Laura Snyder, a science historian and professor of philosophy, has stated that the word “scientist” was used for the first time 180 years ago at a meeting of the British Association for the Advancement of Science, on June 24, 1833. Has it been only 180 years?
Prior to this time those who pursued “scientific” endeavors, mostly gifted amateurs, called themselves natural philosophers. All this gradually changed as deductive reasoning ( testing hypotheses and theories) became a key component of science, along with the creation of new scientific institutions, external funding for scientific projects and a growing belief that science ought to be for the public good.
Patenting of nature
Fast forward 180 years and we currently have a case before the U.S. Supreme Court that deals with the very structure of life itself. It's unlikely that the majority of Americans and most people on the planet for that matter have the slightest idea what is being debated and the potential outcome, regardless of the Court's ultimate decision.
In simple terms, the case before the Supreme Court is whether or not a company can patent human genes. This is a case that could effect everyone—because it involves DNA, the blueprint for life.
What constitutes a new gene? Will research be stifled and the flow of information impeded? How does a company recoup its investment, sometimes millions of dollars? Who will have access to affordable new tests and procedures as a result of any genetic breakthroughs? These are only a few of the questions that will have to be debated--publicly--and which go way beyond the U.S. Supreme Court.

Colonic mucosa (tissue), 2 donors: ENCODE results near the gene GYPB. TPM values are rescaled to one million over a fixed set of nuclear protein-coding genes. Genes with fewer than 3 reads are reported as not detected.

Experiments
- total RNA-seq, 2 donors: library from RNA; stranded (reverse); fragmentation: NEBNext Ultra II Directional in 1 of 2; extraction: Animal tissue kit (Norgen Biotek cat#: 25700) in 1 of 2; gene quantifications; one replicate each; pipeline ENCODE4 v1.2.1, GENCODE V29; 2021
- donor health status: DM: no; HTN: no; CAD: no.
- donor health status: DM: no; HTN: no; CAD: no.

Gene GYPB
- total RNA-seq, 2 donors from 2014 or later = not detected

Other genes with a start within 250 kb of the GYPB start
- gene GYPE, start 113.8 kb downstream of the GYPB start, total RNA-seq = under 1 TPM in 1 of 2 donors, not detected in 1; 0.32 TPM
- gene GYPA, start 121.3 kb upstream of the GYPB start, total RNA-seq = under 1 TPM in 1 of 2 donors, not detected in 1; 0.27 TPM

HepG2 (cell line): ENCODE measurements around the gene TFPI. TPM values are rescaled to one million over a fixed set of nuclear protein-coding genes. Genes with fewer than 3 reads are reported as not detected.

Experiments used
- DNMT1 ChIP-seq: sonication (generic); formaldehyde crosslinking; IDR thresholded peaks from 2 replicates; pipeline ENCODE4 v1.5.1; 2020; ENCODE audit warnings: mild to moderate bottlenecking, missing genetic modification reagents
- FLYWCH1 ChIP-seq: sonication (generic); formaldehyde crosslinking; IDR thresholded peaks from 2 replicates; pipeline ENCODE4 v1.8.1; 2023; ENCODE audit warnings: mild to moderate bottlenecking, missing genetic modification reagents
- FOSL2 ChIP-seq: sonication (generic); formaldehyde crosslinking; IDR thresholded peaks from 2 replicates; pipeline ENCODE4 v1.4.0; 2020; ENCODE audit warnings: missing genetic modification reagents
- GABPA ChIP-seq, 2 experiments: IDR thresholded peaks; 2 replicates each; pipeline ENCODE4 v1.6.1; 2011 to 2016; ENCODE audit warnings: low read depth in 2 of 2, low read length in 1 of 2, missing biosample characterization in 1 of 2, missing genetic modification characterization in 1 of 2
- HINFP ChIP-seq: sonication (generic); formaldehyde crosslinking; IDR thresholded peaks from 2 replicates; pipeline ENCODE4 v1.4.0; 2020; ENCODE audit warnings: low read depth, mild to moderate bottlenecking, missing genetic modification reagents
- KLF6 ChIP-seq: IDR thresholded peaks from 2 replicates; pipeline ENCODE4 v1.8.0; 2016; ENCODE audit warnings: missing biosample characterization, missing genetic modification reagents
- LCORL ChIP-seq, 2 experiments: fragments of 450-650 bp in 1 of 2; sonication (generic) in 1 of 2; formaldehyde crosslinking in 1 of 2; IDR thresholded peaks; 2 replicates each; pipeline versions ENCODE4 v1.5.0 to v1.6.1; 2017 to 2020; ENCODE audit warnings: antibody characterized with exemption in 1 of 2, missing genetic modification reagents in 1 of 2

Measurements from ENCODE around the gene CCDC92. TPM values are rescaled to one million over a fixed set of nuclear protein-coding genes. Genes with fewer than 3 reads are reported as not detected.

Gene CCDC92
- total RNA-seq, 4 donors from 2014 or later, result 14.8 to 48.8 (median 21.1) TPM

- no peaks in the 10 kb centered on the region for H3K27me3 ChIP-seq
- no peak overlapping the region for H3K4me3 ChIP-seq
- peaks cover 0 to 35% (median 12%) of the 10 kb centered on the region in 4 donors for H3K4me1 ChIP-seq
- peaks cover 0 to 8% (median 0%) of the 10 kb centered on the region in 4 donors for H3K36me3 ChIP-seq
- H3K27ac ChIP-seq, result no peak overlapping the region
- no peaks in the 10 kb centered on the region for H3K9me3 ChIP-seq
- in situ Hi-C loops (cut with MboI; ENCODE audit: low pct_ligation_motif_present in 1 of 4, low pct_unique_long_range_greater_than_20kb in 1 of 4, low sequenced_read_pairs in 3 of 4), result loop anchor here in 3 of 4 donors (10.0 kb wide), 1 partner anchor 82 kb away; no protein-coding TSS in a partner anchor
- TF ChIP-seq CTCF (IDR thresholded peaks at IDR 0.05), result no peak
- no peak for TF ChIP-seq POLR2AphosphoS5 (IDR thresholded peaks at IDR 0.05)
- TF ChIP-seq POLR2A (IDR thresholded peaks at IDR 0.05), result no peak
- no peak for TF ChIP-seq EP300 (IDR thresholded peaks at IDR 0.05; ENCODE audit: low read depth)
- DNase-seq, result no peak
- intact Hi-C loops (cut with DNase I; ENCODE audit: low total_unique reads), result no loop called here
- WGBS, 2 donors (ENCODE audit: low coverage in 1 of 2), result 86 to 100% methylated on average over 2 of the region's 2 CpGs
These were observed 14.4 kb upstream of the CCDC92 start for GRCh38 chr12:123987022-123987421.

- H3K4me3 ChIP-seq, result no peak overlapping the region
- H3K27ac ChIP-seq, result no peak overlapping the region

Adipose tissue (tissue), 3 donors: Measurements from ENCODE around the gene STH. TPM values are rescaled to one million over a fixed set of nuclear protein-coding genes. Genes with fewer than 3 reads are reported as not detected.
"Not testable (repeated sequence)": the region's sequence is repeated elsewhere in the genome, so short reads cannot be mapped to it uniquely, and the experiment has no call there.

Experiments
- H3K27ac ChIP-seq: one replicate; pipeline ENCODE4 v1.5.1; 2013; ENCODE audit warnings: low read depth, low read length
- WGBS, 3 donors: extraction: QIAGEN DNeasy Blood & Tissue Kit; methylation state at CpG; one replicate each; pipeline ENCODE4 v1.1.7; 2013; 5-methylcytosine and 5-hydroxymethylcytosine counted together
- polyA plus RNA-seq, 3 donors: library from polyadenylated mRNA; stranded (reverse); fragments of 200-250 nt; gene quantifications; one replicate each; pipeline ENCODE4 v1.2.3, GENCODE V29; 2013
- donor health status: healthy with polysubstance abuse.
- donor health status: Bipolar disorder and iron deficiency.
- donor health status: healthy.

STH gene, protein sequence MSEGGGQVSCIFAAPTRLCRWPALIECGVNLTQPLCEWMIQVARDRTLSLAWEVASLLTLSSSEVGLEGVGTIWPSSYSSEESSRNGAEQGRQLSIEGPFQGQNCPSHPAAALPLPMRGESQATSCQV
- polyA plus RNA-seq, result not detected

The Joe Barton's rule
Joe Barton, a conservative Republican congressman from Texas and strong supporter of the fossil fuel industry, once apologized to BP (the company that caused the worst oil spill in U.S. history) because the White House demanded that the company pay millions of dollars for the clean up of the Gulf.
While the congressman claims that climate change does exist, he has consistently denied that there is any human connection to climate change. He cites the great flood in the Old Testament, before humankind burned hydrocarbons, as proof that the climate certainly changes, but humans have nothing to do with it.
Congressman Barton clearly has every right to his beliefs and he can certainly cite the Old Testament as “proof,” but it has nothing to do with modern science, and that is a big problem and not just for Americans.
If you were to Goggle “perpetual motion machines” you would uncover a colorful history going back to at least the Middle Ages. Hope springs eternal. The pmm is a machine that continues to do work forever without acquiring energy from an external source. The problem is that it violates all the laws of known physics, like conservation of energy, thermodynamics and Newton's laws of motion. But people keep trying. It's the Joe Barton rule and that is a big problem.
The ecological economist Herman Daly has said that it's “politically impossible to stop growth,” while at the same time it's “biophysically impossible to continue it ad infinitum.” We may need another 180 years.